14 December 2011

All I Can See is the Management at Gasworks review

Review written for BREESE LITTLE Prize for Art Criticism Volume IV (which I didn't win). Voilà, some (very) hurriedly thrown together words about this great Gasworks exhibition, which ran 7 October through 11 December 2011.


Immediately upon entering the Gasworks building one is confronted with the exhibition All I Can See is the Management, or at least some of the art works that have been curated into and thus contained by that exhibition title and the building that houses Gasworks contemporary art organisation. On first glance, it looks like a pretty exemplary example of a Contemporary Art exhibition in the early twenty-first century – a variety of media (moving image, still image, text work, silkscreen prints), no labels, works spanning the last thirty years or so, artists of various origins and ages, etc. – but as one delves further into the works presented it becomes apparent that this co-curated show is not your run-of-the-mill contemporary art exhibition. It seems to function in at least two at once complimentary and contradictory directions: All I Can See is the Management comprises a very clear critique of the hyper-managerialism that has been progressively integrated into our lives on all levels, whilst maintaining a certain consciousness (one senses) of the role that contemporary art itself plays in such managerial and neoliberal ideals.

Thus, perhaps it should come as no surprise that all we can see is the management when we enter Gasworks. That is the management of art works; more precisely the management of art works which themselves deal with ideas of managerialism and its effects on the human psyche, neoliberal indoctrination, so-called creative labour, the role of gender stereotypes and the family under capitalism, and the role of institutions and increasing institutionalisation of life. Hence the paradox: how to treat works who are consciously critiquing managerial principles from within a framework that is inherently so?

It seems that curators Antonia Blocker, Robert Leckie and Helena Vilalta are aware of this paradox without letting it detract from the individual works and their arrangement in the space as an exhibition. Instead, the exhibition allows the art works to serve as a powerful tools for examining – even interrogating – the constraints contemporary society (or post-Fordist society) puts on people in regard to work, bureaucracy and the legitimisation of practice (artistic or otherwise).

For example, in Filipa César's video Rapport (2007), the artist documents a Neuro-Linguistic Programming (NLP) session. César employs primarily close-up shots of participants' faces and body gestures during group psychotherapy tasks aimed at improving management skills and training workers for 'excellence' in the office by aligning their needs with that of the business. The result is quite a strange experience (particularly if you haven't read the room-sheet explication) of wondering why these people are performing such odd movements, saying such bizarre things and interacting in a very rigid, contrived manner. One realises that this sort of behaviour, where humans are trained to behave primarily as business-minded individuals, when taken out of context, is entirely abstract and almost pointless. Through this abstraction one becomes subtly aware of the way human interaction has been instrumentalised for entrepreneurial motives, and the way personal interrelations based on the business model have been made to seem commonplace, even desirable.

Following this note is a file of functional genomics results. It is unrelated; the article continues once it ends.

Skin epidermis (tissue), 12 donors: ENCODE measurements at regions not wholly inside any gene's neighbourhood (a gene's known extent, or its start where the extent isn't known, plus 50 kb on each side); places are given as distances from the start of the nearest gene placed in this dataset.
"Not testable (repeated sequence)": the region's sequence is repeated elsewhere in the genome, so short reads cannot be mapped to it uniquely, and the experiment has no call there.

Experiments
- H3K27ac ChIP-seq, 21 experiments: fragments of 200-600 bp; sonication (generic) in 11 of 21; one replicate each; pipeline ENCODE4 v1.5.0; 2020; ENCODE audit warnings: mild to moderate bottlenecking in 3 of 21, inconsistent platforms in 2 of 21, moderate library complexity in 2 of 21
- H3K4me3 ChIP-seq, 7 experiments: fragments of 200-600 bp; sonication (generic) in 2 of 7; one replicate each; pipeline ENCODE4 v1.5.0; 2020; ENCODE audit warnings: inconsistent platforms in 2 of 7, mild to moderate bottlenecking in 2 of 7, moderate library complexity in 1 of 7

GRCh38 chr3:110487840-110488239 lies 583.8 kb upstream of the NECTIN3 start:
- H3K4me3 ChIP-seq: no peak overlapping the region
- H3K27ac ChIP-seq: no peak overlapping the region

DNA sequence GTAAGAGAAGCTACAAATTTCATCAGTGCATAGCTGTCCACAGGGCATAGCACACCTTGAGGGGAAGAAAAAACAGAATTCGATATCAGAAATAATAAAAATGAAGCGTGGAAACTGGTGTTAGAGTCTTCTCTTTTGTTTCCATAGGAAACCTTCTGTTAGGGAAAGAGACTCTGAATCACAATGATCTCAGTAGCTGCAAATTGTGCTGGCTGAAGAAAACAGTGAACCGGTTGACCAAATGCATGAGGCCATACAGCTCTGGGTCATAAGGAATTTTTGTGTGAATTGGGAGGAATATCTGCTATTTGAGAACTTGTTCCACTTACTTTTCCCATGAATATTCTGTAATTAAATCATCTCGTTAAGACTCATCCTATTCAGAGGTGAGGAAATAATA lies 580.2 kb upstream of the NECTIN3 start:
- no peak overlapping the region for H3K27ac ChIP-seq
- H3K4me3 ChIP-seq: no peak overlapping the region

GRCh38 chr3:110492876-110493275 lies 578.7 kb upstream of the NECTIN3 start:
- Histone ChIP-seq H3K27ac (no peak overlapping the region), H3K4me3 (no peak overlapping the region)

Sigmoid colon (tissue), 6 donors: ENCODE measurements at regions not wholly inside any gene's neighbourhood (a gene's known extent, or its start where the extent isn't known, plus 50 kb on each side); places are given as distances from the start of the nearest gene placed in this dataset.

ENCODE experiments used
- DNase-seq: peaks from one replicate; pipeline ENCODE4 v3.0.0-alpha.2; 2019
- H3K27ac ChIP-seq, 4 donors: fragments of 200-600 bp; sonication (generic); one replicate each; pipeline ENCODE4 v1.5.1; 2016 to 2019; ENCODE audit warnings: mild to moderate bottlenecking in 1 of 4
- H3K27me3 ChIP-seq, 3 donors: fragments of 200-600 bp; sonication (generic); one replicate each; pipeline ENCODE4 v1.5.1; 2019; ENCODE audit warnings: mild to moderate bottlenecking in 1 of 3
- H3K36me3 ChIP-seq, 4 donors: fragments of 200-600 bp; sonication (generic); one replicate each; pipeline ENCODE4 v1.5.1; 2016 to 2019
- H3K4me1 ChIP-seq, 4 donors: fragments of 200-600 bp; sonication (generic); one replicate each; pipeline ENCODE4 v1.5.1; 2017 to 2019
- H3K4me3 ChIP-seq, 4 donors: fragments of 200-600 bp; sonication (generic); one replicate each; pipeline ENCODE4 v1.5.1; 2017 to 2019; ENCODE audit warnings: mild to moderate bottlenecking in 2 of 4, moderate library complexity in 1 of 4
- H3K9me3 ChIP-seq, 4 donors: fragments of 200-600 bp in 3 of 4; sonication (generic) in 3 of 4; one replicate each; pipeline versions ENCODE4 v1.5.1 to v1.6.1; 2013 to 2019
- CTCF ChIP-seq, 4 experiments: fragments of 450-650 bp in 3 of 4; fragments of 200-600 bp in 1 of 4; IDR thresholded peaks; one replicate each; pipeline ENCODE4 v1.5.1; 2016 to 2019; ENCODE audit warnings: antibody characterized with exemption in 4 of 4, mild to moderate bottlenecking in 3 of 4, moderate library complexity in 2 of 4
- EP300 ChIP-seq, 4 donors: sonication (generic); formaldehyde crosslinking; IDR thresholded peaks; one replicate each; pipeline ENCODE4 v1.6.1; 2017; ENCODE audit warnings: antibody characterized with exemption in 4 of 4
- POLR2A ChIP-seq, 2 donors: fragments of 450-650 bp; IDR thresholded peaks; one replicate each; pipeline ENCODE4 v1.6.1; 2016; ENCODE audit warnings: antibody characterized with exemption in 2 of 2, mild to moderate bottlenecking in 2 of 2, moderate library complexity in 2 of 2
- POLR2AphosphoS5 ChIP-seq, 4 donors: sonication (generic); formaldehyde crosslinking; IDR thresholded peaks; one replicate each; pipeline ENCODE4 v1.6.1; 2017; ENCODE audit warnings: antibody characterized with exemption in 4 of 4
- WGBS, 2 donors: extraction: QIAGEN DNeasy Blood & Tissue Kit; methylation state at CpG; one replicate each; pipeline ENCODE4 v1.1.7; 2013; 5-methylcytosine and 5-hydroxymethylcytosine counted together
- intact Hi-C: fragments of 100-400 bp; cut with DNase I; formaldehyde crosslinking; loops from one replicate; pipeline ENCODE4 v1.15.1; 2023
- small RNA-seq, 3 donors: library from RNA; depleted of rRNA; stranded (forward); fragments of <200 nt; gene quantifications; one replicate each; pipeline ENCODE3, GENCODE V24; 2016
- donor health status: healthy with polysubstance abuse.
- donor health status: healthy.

In a similar vein, Amy Feneck's film [image above] Government Workers (2010) reveals, through the seemingly mundane aspects of a Hackney secondary school, a certain bureaucracy and administrative pressure that pushes subtly on all existing within that institution. She does this via long observational shots of the classes, offices, playgrounds and communal areas of the school, showing how those inhabiting these spaces are effected and controlled by such educational models – both physically and mentally. This prosaic account differs from Allan Sekula's School is a Factory (1978-80) series, for which the artist takes a somewhat more humorous track in his critique of educational institutions as spaces of continuous production. Sekula utilises documentary and staged black and white photography as well as diagrams to illustrate the socio-economic make-up of various South Californian community colleges in the late 1970s. His approach seems to flag many of the issues around, race, class and gender which continue to haunt (and produce) education systems today.

Whether we choose to see All I Can See is the Management as an overt attempt to expose the oppressive nature of managerial tendencies in neoliberal society, and as a successful exploration of how late capitalist society has so successfully blurred life and work (in that even the exhibition itself must be considered to function within this double-bind), or as a self-contradicting enterprise, we really can see the management here, which is fine by me.


[Please excuse the cheese!]

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